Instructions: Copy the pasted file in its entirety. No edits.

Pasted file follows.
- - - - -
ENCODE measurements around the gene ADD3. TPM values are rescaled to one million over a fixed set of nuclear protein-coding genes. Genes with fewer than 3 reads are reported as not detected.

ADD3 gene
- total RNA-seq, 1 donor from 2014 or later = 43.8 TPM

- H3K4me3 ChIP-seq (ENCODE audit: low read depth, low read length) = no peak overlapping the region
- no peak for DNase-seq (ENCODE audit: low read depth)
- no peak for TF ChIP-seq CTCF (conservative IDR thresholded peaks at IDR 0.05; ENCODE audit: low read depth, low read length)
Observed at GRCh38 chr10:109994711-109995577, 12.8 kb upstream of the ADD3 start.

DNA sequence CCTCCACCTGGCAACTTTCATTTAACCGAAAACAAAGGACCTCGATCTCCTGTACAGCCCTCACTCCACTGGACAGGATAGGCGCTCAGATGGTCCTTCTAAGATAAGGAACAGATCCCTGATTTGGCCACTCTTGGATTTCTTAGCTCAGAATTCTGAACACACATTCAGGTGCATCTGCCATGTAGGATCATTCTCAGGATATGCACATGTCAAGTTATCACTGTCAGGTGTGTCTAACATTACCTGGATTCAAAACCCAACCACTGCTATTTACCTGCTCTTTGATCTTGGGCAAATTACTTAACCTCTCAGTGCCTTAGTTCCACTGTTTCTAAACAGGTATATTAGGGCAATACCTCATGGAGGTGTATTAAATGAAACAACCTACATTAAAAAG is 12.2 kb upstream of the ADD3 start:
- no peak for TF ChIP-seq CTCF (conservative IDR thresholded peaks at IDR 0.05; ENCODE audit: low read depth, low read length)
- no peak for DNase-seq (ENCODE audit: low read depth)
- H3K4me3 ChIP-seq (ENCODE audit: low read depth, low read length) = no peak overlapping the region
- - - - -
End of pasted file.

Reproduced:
ENCODE measurements around the gene ADD3. TPM values are rescaled to one million over a fixed set of nuclear protein-coding genes. Genes with fewer than 3 reads are reported as not detected.

ADD3 gene
- total RNA-seq, 1 donor from 2014 or later = 43.8 TPM

- H3K4me3 ChIP-seq (ENCODE audit: low read depth, low read length) = no peak overlapping the region
- no peak for DNase-seq (ENCODE audit: low read depth)
- no peak for TF ChIP-seq CTCF (conservative IDR thresholded peaks at IDR 0.05; ENCODE audit: low read depth, low read length)
Observed at GRCh38 chr10:109994711-109995577, 12.8 kb upstream of the ADD3 start.

DNA sequence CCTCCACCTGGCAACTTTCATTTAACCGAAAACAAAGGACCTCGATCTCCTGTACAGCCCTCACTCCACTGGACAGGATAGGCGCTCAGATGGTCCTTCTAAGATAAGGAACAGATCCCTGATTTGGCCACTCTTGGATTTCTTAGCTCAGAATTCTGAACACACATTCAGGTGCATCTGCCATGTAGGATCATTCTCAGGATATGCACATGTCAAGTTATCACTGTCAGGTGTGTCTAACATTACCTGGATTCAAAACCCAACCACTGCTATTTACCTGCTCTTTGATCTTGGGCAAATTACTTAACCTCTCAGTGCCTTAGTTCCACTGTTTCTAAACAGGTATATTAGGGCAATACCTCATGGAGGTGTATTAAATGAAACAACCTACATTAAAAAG is 12.2 kb upstream of the ADD3 start:
- no peak for TF ChIP-seq CTCF (conservative IDR thresholded peaks at IDR 0.05; ENCODE audit: low read depth, low read length)
- no peak for DNase-seq (ENCODE audit: low read depth)
- H3K4me3 ChIP-seq (ENCODE audit: low read depth, low read length) = no peak overlapping the region